It is said that the three most important factors in purchasing real estate are location, location, location. But in buying property overseas, it may be information, information, and information. “We take so much for granted in how we transact real estate here,” Greg Herb, president of Herb Real Estate, Inc. told millionairecorner.com. “It’s certainly not the same from one country to another. There are very specific differences.”
But even before you get to that destination, experts agree that research is crucial. Why do you want to purchase property overseas? Where do you want to live? How will you use the property? How much do you want to invest? These are just a few of the questions real estate investors need to ask themselves, according to Margaret Summerfield, managing director of Pathfinder, which specializes in finding global real estate opportunities.
“Foreign property sales…are on the upswing,” she said. “I’d say it’s partly a desire to diversify outside the US, the fact that there are better opportunities for investors (many overseas markets are booming) and a feeling that you can live better, for less, overseas. This is hugely important for retirees or those nearing retirement and unsure if they can maintain their current standard of living.”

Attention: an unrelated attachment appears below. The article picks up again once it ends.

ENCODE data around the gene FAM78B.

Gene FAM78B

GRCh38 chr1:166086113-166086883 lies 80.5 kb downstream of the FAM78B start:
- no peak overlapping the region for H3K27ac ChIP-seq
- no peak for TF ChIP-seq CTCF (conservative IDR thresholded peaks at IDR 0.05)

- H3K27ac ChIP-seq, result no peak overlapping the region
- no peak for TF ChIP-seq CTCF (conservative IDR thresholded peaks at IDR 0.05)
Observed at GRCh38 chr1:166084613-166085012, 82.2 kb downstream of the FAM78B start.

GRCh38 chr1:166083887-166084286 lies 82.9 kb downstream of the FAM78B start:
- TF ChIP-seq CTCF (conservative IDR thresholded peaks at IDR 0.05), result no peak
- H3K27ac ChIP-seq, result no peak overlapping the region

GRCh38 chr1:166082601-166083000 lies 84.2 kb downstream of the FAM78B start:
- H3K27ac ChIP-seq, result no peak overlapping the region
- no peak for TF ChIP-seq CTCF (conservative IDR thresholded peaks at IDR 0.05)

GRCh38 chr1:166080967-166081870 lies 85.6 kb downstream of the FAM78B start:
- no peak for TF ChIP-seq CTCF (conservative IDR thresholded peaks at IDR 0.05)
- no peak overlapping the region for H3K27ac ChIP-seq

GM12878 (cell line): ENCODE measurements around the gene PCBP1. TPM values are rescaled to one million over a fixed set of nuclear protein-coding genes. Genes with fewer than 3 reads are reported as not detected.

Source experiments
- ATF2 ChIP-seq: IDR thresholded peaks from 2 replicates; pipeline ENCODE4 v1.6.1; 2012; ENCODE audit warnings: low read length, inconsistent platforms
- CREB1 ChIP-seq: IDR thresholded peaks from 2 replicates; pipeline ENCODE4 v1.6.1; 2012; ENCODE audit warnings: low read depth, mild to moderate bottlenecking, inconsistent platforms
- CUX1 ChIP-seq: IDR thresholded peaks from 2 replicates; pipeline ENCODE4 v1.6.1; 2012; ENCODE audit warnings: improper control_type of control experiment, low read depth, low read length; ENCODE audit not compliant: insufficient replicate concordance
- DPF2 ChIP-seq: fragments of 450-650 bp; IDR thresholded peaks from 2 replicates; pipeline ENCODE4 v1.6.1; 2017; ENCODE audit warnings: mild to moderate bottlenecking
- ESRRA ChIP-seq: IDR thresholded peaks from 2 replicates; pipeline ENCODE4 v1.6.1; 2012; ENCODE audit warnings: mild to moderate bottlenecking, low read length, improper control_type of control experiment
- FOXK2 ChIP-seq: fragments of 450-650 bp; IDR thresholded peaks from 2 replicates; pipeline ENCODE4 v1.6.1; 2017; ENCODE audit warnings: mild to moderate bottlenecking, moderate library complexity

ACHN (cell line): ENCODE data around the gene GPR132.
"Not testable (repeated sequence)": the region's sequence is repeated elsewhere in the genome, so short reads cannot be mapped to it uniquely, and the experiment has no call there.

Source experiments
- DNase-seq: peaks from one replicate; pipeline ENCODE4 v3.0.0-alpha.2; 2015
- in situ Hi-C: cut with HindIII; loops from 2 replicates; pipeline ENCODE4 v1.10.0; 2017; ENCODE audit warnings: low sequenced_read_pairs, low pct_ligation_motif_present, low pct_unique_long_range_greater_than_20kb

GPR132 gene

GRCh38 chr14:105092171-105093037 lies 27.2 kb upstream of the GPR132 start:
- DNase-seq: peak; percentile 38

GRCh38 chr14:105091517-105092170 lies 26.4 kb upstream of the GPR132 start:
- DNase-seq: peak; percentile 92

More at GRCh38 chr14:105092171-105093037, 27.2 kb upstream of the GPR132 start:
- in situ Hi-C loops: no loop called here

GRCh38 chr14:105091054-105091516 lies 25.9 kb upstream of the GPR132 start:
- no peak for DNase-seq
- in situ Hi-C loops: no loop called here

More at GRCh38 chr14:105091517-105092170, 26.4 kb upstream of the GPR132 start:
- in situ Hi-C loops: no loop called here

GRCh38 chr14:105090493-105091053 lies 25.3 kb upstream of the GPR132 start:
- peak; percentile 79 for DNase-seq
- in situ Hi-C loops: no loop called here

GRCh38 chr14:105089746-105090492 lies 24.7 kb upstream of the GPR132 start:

Summerfield provided millionairecorner.com with some rules to avoid pitfalls when buying real estate abroad. Step one is to “ruthlessly profile yourself.” If, for example, the property is purely for investment, then your financial objectives, existing portfolio, and risk tolerance must be considered.
Whether the property is an investment or will be used as a vacation/second home will also have a bearing on location. If the property will be used for short-term rentals, for example, the location should be one visited by a lot of tourists and business travelers, but not one where lots of hotels and condos for rent would provide unwanted competition.
For those who nurse “A Year in Provence” fantasies, it is perhaps most important for potential buyers to visit the property and see it for themselves. Real estate descriptions for foreign properties can get lost in the translation. For example, measurements may be given in meters in Europe, and some countries, Pathfinder cautions, aren’t exactly strict when it comes to property advertising, leading to misleading brochures.
Familiarization (FAM) tours are a way for investors to get the lay of the land, both literally and figuratively in terms of legal and financial issues property buyers face. These typically three or four day small group tours allow potential buyers to visit the properties, explore the area, and get a feel for life aboard. Among the “hot” countries, according to Summerfield, are Mexico (the Riviera Maya), Brazil (the northeast coast around Fortaleza), and the southern zone of Costa Rica.
Regardless of where you buy, the fundamental things apply for property buyers. These include hiring a reputable in-country attorney, purchasing title insurance, researching true market value, checking out a developer, and figuring all the costs.